The art of selling-without-selling: Understanding the genre ecologies of content marketing




Spinuzzi, Clay
Wall, Amanda

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The published version of this article is available at: This accepted manuscript is embargoed until July 2019.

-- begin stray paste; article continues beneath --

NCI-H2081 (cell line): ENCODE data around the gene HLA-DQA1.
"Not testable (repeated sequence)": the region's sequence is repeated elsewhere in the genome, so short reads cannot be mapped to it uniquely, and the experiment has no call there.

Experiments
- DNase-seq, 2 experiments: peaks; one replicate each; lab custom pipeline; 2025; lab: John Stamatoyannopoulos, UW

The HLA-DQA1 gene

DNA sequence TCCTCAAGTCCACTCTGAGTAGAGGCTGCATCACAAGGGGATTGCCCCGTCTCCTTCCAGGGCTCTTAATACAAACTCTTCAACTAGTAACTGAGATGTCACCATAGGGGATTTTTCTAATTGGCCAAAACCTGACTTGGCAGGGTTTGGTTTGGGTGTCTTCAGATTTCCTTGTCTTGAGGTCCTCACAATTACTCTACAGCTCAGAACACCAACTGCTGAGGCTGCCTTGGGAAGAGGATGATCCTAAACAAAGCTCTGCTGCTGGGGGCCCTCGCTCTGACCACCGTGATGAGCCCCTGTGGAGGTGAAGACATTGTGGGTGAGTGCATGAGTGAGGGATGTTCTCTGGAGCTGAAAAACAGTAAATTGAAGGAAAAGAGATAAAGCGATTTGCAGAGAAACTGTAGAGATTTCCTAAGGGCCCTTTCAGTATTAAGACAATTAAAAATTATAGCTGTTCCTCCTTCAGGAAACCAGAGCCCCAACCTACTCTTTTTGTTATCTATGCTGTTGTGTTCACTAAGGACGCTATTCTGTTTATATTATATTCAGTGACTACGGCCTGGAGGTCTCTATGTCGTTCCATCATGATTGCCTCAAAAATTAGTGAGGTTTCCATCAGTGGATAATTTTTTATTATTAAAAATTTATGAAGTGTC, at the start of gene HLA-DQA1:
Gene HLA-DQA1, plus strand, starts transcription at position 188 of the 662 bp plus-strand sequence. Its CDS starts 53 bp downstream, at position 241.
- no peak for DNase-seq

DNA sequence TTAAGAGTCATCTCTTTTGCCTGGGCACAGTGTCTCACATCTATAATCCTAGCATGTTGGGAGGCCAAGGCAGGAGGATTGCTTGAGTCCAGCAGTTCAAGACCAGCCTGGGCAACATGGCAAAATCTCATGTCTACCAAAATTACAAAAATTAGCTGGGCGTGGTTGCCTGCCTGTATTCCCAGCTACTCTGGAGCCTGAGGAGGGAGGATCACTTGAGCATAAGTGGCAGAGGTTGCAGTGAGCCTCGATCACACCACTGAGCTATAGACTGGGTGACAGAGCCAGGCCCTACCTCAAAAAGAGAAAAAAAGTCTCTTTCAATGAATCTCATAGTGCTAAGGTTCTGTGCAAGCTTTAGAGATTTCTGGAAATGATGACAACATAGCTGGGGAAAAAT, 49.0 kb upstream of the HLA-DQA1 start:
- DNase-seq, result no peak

Developers hate marketing in general: they hate bullshit, they hate marketing-y words, they hate kitschy things. Being able to think like them and get straight to the point is kind of…it’s not your traditional content marketing, I would say. (Vivien) At the time she was interviewed for this study, Vivien was a product marketing manager at Atlassian, a business-to-business software developer that sells expensive, complex, downloadable software that must be learned, maintained, and upgraded over time. Like the eight other participants in this study, Vivien faced a problem: how do you market a product to someone who hates marketing? The answer is, although not exactly new, newly prevalent in marketing circles. Content marketing involves creating multiple pieces of “content”—that is, multiple instances of multiple genres—that can individually be taken up in multiple activities. The individual pieces of content that Vivien produces (such as a how-to blog post about a product, a press release about new features, a tweet, a landing page) do not overtly sell a product or service. But these pieces of content are linked; together, they form a buyer’s funnel designed to lead the audience to buy that product or service. They sell-without-selling. “Content marketing” is a fuzzy label for an evolving field with nebulous parameters. It is, however, a label that many marketers affix to their practices and that helps to describe a set of widely occurring online marketing practices. While its definition and boundaries are debated (Cohen, 2011; Smith, 2010), content marketing generally refers to a method of marketing a product or service by creating and distributing free informational or entertainment content, especially online. Companies produce blogs, white papers, social media posts, videos, images, websites, microsites, webinars, and other content. This content is designed to be valuable or interesting to consumers on its own merits, so that they will consume it willingly. By distributing such content across a wide variety of platforms, brands are able to build awareness and credibility with their customer base and maintain an ongoing relationship where customers are constantly in contact with the brand, increasing the probability that they will become customers. In the pithy words of marketing writer Stan Smith, content marketing is “storytelling for sales” (2010)—storytelling across multiple genres that can each provide value to consumers. Storytelling is a complex rhetorical task: inventing, writing, distributing, and connecting networks of content in a variety of genres, media, and platforms. Furthermore, content marketers are held accountable for their persuasive efforts by employers and customers. This complex rhetorical work, however, has not been studied much in rhetorical terms or in the professional communication literature. In this article, we undertake an exploratory study of how Vivien and eight other content marketers perform this work. Below, we first review the relevant literature, then describe the first author’s study of content marketing practices. In the findings, we share participants’ stories of creating specific content ecologies: which genres they involve, how content is reused and/or re-represented across genres, how they draw in people from multiple paths, and how they are connected. We illustrate these stories with examples of the work that Vivien and others do. Then we show how the narrative of the “buyer’s funnel” serves as a loose framework for those ecologies and the genres within them. Each piece of content endeavors to persuade the audience to travel to a different piece of content. Finally, we dig into the tension of selling without selling, and how it shows up in participants’ negotiations of genre. This push and pull between providing inherently valuable content and enticing customers to buy helps to create the foundation of these marketers’ work.

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